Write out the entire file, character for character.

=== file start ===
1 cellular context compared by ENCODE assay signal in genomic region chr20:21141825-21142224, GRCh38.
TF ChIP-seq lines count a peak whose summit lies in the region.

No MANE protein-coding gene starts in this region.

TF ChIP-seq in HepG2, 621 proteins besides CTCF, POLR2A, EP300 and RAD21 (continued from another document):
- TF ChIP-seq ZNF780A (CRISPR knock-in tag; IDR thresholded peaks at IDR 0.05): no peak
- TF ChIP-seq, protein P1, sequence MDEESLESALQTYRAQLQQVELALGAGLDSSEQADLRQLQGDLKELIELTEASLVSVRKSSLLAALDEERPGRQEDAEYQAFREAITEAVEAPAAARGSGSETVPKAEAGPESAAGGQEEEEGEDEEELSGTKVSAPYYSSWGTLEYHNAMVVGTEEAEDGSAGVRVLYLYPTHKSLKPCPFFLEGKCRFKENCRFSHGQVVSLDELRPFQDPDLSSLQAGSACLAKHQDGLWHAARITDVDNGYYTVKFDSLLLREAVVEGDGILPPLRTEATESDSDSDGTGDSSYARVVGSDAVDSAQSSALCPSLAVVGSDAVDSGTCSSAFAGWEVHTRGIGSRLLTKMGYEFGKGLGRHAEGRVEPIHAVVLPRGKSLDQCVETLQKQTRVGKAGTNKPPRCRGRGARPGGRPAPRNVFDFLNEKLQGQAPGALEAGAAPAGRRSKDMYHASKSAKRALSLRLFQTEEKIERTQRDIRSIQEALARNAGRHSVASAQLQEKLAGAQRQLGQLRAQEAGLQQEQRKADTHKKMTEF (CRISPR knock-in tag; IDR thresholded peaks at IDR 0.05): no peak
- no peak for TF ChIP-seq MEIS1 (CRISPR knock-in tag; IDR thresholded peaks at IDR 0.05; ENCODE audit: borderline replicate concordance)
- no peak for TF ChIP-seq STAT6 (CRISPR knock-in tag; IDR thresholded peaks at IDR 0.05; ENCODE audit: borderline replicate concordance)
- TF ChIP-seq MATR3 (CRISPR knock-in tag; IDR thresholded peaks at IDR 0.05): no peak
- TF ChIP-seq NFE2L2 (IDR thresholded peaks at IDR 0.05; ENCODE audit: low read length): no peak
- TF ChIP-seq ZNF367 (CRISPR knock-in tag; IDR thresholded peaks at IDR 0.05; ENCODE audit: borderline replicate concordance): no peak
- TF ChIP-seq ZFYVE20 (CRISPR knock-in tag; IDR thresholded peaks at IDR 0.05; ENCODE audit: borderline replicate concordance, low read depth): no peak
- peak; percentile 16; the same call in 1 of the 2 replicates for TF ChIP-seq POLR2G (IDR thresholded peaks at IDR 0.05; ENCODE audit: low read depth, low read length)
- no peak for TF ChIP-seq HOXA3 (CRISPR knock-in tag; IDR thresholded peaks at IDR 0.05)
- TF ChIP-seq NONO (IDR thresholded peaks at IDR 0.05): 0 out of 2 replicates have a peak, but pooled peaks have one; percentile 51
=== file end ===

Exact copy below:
1 cellular context compared by ENCODE assay signal in genomic region chr20:21141825-21142224, GRCh38.
TF ChIP-seq lines count a peak whose summit lies in the region.

No MANE protein-coding gene starts in this region.

TF ChIP-seq in HepG2, 621 proteins besides CTCF, POLR2A, EP300 and RAD21 (continued from another document):
- TF ChIP-seq ZNF780A (CRISPR knock-in tag; IDR thresholded peaks at IDR 0.05): no peak
- TF ChIP-seq, protein P1, sequence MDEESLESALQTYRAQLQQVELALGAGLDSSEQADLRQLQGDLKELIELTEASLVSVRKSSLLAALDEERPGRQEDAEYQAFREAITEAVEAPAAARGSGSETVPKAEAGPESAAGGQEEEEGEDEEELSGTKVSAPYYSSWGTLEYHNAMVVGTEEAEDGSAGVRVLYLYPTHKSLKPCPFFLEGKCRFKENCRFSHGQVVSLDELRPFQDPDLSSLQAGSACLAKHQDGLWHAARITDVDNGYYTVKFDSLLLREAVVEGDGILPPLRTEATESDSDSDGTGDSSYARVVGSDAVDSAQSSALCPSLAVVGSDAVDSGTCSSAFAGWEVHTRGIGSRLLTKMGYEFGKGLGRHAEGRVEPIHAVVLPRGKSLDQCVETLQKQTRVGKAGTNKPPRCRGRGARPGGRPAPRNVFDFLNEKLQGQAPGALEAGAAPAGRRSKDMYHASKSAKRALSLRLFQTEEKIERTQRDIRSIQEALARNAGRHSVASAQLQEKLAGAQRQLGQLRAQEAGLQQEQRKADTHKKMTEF (CRISPR knock-in tag; IDR thresholded peaks at IDR 0.05): no peak
- no peak for TF ChIP-seq MEIS1 (CRISPR knock-in tag; IDR thresholded peaks at IDR 0.05; ENCODE audit: borderline replicate concordance)
- no peak for TF ChIP-seq STAT6 (CRISPR knock-in tag; IDR thresholded peaks at IDR 0.05; ENCODE audit: borderline replicate concordance)
- TF ChIP-seq MATR3 (CRISPR knock-in tag; IDR thresholded peaks at IDR 0.05): no peak
- TF ChIP-seq NFE2L2 (IDR thresholded peaks at IDR 0.05; ENCODE audit: low read length): no peak
- TF ChIP-seq ZNF367 (CRISPR knock-in tag; IDR thresholded peaks at IDR 0.05; ENCODE audit: borderline replicate concordance): no peak
- TF ChIP-seq ZFYVE20 (CRISPR knock-in tag; IDR thresholded peaks at IDR 0.05; ENCODE audit: borderline replicate concordance, low read depth): no peak
- peak; percentile 16; the same call in 1 of the 2 replicates for TF ChIP-seq POLR2G (IDR thresholded peaks at IDR 0.05; ENCODE audit: low read depth, low read length)
- no peak for TF ChIP-seq HOXA3 (CRISPR knock-in tag; IDR thresholded peaks at IDR 0.05)
- TF ChIP-seq NONO (IDR thresholded peaks at IDR 0.05): 0 out of 2 replicates have a peak, but pooled peaks have one; percentile 51